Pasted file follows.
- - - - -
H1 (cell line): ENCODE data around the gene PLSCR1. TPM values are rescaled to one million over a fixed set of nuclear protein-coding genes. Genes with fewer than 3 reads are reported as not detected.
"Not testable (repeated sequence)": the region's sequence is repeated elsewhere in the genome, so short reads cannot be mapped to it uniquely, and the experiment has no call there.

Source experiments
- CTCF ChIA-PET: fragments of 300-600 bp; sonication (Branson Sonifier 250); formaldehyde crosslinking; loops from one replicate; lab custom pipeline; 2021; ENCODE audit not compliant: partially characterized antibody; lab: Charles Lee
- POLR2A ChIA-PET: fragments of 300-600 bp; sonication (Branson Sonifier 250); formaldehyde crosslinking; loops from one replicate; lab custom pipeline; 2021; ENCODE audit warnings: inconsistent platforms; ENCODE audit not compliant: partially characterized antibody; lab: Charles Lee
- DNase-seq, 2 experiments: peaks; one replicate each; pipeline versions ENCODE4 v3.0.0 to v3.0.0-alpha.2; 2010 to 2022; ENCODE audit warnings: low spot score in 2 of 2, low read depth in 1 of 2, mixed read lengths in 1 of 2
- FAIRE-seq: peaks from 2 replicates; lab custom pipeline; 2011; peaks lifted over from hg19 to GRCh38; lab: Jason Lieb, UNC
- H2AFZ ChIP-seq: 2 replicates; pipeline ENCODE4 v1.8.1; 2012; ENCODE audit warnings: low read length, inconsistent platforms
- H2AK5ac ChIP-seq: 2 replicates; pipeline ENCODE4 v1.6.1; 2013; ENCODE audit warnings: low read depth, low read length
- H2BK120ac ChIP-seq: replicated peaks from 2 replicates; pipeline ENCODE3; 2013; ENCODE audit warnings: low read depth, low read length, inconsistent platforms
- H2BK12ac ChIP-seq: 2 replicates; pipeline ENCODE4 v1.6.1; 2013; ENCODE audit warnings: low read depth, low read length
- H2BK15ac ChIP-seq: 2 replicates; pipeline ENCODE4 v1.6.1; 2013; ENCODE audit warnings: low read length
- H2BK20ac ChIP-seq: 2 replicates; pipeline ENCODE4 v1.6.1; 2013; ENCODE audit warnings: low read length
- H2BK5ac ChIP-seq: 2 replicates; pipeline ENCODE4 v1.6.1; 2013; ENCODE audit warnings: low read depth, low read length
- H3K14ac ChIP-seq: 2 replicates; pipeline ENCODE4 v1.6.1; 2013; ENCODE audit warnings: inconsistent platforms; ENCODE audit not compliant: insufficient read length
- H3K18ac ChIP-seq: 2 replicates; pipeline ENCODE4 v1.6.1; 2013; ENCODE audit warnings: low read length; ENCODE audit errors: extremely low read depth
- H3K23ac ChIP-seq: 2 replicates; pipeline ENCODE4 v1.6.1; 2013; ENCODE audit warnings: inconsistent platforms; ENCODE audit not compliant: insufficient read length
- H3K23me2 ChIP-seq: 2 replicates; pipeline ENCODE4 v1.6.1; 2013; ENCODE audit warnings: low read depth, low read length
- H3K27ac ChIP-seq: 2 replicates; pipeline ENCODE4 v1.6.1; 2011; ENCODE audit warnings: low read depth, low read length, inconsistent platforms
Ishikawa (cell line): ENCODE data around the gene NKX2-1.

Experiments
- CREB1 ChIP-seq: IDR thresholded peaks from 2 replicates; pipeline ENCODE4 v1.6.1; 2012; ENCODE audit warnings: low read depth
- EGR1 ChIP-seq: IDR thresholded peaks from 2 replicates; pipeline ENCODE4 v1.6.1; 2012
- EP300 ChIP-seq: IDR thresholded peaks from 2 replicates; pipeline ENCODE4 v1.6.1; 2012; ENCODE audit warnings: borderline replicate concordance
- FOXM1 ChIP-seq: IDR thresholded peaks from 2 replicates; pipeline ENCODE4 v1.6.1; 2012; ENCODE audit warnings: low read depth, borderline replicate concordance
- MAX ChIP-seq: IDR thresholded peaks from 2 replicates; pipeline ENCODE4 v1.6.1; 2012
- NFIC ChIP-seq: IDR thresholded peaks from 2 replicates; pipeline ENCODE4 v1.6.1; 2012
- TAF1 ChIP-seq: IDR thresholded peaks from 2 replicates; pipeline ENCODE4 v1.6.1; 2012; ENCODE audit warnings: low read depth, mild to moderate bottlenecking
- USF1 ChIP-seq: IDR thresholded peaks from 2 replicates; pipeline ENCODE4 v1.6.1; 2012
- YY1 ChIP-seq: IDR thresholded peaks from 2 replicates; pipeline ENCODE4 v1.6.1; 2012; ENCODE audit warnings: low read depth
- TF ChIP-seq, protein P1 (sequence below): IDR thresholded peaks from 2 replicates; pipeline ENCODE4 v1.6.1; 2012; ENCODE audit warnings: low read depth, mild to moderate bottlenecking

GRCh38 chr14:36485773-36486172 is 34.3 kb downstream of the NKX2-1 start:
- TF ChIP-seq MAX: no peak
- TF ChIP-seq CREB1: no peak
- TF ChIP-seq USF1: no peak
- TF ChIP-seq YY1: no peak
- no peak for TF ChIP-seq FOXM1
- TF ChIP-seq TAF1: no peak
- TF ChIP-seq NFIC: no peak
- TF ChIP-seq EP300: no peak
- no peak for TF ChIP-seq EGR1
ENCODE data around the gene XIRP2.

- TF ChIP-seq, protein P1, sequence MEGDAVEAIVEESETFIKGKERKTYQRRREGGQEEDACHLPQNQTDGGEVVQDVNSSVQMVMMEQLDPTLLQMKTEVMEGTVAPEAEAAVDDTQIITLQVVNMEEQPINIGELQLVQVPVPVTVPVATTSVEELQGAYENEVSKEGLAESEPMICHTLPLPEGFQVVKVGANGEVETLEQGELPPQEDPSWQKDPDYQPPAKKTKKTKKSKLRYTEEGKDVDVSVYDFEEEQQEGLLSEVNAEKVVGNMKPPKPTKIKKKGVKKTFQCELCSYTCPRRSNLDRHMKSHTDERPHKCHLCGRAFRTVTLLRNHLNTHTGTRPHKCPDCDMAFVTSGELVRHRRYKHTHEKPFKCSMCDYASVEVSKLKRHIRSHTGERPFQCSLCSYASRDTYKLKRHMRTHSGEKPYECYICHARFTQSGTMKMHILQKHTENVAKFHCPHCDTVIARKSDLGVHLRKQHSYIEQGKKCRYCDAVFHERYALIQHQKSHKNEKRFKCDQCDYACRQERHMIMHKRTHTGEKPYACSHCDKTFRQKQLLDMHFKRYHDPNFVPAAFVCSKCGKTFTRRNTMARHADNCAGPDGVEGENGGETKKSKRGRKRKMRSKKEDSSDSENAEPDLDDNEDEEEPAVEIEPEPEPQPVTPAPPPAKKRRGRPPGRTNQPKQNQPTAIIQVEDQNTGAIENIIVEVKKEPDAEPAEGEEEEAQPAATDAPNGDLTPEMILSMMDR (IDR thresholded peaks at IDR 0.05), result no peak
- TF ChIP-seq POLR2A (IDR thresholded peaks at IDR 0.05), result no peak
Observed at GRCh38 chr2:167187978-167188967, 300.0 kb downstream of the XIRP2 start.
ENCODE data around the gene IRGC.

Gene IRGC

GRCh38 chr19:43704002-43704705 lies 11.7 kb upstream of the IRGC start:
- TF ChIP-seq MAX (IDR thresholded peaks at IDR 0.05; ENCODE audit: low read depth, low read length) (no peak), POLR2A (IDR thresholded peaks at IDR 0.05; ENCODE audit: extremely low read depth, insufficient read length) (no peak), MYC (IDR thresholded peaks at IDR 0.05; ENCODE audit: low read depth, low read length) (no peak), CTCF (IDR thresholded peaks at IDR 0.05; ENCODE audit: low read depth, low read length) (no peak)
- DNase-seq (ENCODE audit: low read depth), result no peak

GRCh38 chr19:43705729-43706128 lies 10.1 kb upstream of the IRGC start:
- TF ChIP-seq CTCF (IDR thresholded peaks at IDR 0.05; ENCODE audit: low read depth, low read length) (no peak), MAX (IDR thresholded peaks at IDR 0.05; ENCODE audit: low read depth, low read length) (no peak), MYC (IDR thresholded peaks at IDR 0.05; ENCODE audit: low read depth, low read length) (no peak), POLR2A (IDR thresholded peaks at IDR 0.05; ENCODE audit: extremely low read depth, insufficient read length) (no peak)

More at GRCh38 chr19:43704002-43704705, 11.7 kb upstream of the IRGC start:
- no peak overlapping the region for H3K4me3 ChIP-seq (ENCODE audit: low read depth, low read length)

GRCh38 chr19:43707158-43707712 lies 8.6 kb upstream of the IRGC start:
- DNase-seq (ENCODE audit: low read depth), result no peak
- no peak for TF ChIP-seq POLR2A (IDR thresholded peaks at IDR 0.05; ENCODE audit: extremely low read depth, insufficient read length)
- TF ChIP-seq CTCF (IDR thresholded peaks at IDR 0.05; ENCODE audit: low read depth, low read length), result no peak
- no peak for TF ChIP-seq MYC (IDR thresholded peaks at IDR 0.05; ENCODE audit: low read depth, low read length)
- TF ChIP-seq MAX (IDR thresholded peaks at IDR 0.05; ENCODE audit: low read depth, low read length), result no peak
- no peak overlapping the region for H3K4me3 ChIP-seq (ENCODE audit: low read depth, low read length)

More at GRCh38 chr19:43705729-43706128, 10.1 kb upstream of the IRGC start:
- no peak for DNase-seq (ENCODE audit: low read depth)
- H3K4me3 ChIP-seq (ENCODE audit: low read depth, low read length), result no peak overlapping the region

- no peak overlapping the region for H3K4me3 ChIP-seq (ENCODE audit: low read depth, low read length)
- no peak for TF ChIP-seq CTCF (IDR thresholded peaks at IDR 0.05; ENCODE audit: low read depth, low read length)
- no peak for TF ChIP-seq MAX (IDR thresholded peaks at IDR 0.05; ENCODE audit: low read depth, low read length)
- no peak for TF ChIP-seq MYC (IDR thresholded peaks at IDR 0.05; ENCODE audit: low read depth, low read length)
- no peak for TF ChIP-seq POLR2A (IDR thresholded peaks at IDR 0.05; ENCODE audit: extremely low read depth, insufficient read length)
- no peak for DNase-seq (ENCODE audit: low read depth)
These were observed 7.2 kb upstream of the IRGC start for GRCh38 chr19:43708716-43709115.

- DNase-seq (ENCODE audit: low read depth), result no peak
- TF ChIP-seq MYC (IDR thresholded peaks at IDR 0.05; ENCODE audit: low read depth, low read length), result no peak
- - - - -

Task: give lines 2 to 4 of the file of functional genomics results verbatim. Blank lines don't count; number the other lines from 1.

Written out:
"Not testable (repeated sequence)": the region's sequence is repeated elsewhere in the genome, so short reads cannot be mapped to it uniquely, and the experiment has no call there.

Source experiments
- CTCF ChIA-PET: fragments of 300-600 bp; sonication (Branson Sonifier 250); formaldehyde crosslinking; loops from one replicate; lab custom pipeline; 2021; ENCODE audit not compliant: partially characterized antibody; lab: Charles Lee